Iodine status of adolescent girls in a population changing from high to lower fish consumption
Cast your vote
You can rate an item by clicking the amount of stars they wish to award to this item.
When enough users have cast their vote on this item, the average rating will also be shown.
Your vote was cast
Thank you for your feedback
Thank you for your feedback
MetadataShow full item record
CitationEur J Clin Nutr. 2010, 64(9):958-64
AbstractObjectives:During the last decades, fish and milk consumption has decreased considerably in Iceland, especially among adolescents. As these food items are important dietary iodine (I) sources, the aim of the study was to assess the iodine status and dietary pattern of adolescent girls in a population changing from a high to lower consumption of milk and fish.Subjects/Methods:Subjects were randomly selected adolescent girls (16-20 years old, n=112). A validated Food Frequency Questionnaire (FFQ) was used to evaluate food consumption and compare it with food-based dietary guidelines for milk and dairy products (2-3 portions/day) and fish (>/=2 times/week). Urine samples were collected for measuring urinary iodine (U-I) and creatinine (Cr) and blood samples for measuring serum thyroid-stimulating hormone (TSH).Results:Milk and dairy products provided 43% and fish provided 24% of the total dietary I. More than 65% of the girls consumed fish less than twice a week, and 40% consumed less than two portions of milk and dairy products per day. The median U-I concentration was 200 mug/l and the U-I/Cr ratio 138 mug I/g Cr. High intake of milk was associated with higher urinary iodine concentration, but fish intake was not found to be directly associated with urinary iodine concentration.Conclusions:Iodine status of Icelandic adolescent girls is within the optimal range defined by the World Health Organization. It is important to monitor both iodine status and the iodine concentration of important sources of iodine, as both dietary habits and composition of food might change with time.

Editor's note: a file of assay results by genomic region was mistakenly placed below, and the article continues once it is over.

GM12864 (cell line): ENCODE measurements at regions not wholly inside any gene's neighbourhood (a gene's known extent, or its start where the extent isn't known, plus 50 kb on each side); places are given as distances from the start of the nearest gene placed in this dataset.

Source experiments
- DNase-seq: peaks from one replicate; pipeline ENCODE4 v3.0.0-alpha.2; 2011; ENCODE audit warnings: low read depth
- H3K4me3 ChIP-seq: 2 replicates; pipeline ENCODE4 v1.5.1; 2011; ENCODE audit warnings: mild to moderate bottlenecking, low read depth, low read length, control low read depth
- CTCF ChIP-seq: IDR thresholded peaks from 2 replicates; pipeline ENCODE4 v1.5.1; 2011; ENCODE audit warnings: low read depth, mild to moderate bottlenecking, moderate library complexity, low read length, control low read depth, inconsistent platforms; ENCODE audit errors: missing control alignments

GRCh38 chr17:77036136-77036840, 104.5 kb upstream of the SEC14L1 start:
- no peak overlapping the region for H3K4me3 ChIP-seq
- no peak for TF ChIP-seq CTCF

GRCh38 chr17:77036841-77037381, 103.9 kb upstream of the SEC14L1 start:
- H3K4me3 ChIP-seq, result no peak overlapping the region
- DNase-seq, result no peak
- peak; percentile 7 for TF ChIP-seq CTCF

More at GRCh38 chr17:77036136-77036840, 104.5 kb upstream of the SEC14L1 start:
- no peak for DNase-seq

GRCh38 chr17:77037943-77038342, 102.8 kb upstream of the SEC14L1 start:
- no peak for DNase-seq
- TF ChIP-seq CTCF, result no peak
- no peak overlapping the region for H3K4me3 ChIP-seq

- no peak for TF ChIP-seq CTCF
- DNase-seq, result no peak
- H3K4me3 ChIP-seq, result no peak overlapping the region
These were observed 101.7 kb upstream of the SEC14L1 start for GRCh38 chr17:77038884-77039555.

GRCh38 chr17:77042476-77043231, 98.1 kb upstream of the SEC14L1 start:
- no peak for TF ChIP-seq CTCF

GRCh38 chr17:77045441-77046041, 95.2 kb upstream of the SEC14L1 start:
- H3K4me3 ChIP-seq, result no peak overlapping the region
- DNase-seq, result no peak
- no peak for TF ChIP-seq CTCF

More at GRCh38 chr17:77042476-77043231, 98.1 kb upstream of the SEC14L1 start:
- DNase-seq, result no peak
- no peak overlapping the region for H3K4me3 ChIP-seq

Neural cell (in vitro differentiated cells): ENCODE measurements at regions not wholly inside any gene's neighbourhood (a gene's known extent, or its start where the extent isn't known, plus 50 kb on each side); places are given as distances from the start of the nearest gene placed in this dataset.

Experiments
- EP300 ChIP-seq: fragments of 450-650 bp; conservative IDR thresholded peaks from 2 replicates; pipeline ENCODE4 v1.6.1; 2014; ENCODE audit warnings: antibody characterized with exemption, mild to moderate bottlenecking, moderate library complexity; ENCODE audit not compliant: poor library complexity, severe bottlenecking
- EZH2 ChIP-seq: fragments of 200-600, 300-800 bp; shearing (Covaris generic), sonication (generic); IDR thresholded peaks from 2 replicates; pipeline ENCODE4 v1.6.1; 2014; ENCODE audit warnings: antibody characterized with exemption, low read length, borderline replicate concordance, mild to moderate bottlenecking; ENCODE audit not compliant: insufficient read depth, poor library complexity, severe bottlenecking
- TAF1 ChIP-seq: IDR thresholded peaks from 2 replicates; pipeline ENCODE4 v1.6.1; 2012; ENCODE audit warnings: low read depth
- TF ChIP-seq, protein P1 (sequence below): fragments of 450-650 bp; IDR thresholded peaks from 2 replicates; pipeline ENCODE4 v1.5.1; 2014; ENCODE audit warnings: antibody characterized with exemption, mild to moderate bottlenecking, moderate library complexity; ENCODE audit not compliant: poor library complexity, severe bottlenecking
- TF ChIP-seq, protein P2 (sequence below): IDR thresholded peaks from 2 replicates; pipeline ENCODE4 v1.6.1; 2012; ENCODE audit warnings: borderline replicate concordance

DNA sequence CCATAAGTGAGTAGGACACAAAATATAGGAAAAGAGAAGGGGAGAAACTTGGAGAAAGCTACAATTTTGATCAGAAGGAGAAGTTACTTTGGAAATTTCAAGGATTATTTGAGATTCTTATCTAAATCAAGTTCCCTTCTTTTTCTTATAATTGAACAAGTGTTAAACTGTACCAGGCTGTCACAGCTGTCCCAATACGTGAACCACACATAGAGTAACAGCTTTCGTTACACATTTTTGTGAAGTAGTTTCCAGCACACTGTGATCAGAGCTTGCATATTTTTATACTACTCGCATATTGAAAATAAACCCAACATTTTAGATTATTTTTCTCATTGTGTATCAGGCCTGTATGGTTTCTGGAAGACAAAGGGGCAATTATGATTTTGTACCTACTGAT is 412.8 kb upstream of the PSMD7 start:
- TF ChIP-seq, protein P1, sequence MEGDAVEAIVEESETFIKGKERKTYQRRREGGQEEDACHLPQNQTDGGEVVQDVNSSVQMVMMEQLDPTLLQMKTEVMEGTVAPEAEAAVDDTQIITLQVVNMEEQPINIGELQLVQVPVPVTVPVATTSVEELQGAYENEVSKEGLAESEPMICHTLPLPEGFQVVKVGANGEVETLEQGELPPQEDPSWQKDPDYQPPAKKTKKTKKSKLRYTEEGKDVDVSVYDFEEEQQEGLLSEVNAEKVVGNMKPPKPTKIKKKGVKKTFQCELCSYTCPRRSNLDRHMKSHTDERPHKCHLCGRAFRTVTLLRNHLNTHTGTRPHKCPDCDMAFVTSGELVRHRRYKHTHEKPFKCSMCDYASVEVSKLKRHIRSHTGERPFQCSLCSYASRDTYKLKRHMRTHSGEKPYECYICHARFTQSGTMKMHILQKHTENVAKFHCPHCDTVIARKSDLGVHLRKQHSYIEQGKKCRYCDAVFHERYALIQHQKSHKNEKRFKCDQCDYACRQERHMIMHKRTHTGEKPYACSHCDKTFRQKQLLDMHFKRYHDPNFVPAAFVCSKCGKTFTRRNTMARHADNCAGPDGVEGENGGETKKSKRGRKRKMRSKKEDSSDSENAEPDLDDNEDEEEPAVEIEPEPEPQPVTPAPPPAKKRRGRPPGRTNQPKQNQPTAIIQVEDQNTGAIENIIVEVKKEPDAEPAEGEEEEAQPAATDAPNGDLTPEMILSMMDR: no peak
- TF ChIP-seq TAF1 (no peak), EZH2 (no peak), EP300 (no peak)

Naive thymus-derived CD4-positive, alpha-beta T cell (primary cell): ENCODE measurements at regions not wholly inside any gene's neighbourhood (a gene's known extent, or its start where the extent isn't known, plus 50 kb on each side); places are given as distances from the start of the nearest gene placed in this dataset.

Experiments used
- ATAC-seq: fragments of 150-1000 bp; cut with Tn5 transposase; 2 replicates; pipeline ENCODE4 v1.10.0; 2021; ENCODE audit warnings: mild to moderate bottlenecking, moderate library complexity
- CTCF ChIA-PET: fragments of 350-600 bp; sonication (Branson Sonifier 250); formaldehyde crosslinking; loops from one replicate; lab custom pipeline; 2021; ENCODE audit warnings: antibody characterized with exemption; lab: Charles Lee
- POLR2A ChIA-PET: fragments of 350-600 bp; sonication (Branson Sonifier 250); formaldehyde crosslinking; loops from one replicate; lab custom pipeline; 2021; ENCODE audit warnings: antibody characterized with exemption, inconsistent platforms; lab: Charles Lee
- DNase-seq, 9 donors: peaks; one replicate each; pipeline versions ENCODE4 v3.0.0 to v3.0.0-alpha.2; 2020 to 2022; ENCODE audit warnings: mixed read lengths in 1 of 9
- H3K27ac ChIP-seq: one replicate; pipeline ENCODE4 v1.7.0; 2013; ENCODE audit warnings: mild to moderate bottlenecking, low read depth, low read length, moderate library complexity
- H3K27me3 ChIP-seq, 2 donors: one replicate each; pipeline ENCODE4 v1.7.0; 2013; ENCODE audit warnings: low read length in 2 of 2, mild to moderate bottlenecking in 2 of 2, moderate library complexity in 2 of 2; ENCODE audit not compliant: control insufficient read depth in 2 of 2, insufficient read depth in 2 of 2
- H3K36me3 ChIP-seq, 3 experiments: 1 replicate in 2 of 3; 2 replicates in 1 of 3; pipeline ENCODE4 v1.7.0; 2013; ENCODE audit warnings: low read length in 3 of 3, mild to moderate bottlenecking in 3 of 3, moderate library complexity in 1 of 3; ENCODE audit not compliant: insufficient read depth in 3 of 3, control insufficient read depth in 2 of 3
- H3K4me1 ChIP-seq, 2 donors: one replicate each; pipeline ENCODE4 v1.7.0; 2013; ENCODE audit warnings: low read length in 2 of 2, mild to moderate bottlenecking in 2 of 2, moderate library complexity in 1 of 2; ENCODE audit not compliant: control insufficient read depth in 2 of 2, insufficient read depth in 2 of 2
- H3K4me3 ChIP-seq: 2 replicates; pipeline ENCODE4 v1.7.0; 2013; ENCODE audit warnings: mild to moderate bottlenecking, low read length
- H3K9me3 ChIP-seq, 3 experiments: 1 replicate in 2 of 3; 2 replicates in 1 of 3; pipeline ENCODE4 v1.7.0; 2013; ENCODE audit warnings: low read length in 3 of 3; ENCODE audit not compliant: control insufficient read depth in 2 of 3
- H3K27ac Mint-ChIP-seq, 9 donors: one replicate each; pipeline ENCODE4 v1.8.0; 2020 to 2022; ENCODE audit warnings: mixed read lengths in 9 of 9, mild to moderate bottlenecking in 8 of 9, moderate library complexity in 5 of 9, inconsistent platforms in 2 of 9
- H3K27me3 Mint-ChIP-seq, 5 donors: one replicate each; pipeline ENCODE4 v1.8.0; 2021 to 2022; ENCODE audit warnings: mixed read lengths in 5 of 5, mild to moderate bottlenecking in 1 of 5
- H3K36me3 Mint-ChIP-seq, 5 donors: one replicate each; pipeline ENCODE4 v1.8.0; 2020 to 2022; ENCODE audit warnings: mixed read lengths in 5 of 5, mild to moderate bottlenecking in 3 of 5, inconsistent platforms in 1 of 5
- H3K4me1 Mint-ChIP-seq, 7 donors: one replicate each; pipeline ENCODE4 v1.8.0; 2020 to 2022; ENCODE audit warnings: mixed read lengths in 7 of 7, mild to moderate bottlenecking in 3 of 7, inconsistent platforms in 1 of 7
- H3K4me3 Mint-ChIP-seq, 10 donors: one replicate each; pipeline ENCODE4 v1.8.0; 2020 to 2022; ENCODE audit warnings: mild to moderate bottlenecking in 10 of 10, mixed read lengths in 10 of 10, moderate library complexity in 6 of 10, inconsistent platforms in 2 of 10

DescriptionTo access publisher full text version of this article. Please click on the hyperlink in Additional Links field
- Iodine status of pregnant women in a population changing from high to lower fish and milk consumption.
- Authors: Gunnarsdottir I, Gustavsdottir AG, Steingrimsdottir L, Maage A, Johannesson AJ, Thorsdottir I
- Issue date: 2013 Feb
- Iodine status in Norwegian preschool children and associations with dietary iodine sources: the FINS-KIDS study.
- Authors: Nerhus I, Odland M, Kjellevold M, Midtbø LK, Markhus MW, Graff IE, Lie Ø, Kvestad I, Frøyland L, Dahl L, Øyen J
- Issue date: 2019 Sep
- Insufficient iodine status in pregnant women as a consequence of dietary changes.
- Authors: Adalsteinsdottir S, Tryggvadottir EA, Hrolfsdottir L, Halldorsson TI, Birgisdottir BE, Hreidarsdottir IT, Hardardottir H, Arohonka P, Erlund I, Gunnarsdottir I
- Issue date: 2020
- Blood selenium levels and contribution of food groups to selenium intake in adolescent girls in Iceland.
- Authors: Gudmundsdottir EY, Gunnarsdottir I, Thorlacius A, Reykdal O, Gunnlaugsdottir H, Thorsdottir I, Steingrimsdottir L
- Issue date: 2012
- Evaluation of urinary iodine excretion as a biomarker for intake of milk and dairy products in pregnant women in the Norwegian Mother and Child Cohort Study (MoBa).
- Authors: Brantsaeter AL, Haugen M, Julshamn K, Alexander J, Meltzer HM
- Issue date: 2009 Mar